So – unusually for the United States – the question is not the principle of intervention, but the basics of when, where and how. One of the first moves made by the administration, after it had declared the highest – "Delta" – state of alert, was to postpone the departure of the aircraft carrier Enterprise from the Gulf. It also deployed aircraft carriers and other warships along the eastern seaboard to afford more protection to the east coast cities. Coincidentally, Britain has a large contingent of up to 15,000 air, sea and land troops on its way to take part with Oman in a joint bilateral exercise, which is one of the biggest exercises of its kind since the Gulf War, if not the biggest.
There is no suggestion that these deployments have been increased or changed since the attacks in New York and Washington, but the presence of so many troops and hardware in the region may broaden the options for the US and Britain or Nato in offering support.
The most dramatic – and least likely – option would be a tactical nuclear strike by the United States on the remote valley in eastern Afghanistan where Mr bin Laden is believed to have his headquarters. Such an attack would have to be squared with Russia – but Russia's acquiescence, if not active participation, in almost any of the options is not thought to be a problem. It has its own scores to settle with Mr bin Laden, who as a leader of opposition to the Soviet invasion of Afghanistan is blamed by sections of the Russian armed forces for fomenting the revolt in Chechnya.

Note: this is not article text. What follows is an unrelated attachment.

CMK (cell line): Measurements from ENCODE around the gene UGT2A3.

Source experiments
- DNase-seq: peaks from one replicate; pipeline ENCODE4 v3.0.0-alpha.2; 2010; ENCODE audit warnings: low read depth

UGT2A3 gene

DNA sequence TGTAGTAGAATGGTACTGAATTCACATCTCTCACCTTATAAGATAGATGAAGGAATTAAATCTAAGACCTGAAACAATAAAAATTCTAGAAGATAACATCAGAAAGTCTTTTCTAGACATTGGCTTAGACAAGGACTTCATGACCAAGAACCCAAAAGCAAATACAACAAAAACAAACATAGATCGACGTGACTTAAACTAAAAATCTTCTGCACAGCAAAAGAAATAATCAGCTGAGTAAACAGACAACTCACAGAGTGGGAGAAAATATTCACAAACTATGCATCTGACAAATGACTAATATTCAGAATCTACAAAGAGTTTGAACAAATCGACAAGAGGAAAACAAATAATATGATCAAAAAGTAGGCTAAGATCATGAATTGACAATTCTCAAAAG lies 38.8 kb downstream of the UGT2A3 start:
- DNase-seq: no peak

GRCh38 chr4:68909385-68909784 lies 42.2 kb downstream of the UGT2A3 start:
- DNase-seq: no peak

Any such attack would hit a wide area, but could also be co-ordinated with conventional attacks on guerrilla training camps in the region. A variant – that would take Mr Bush's threat to "those harbouring terrorists" to its ultimate conclusion – would be to co- ordinate an attack on Mr bin Laden's empire with an attack on Kabul, designed to crush the anti-Western Taliban regime and "liberate" Afghanistan. Such an assault would have to be based on intelligence showing widespread popular disillusionment with the regime or risk armed resistance and Western forces getting bogged down in a new Afghan war.
At the other end of the scale could be a clinically aimed attack on Osama bin Laden, designed either to kill him or take him alive. The former – while technically in breach of US law – would cause few ructions in the United States. But the US has made at least one failed attempt to destroy his headquarters, and the elegantly simple technique deployed by the Russians against the one-time rebel Chechen leader, Dzhokar Dudayev – identifying his whereabouts by monitoring his mobile phone and firing a missile at him – is hard to replicate. The world's most wanted individuals now eschew mobile phones.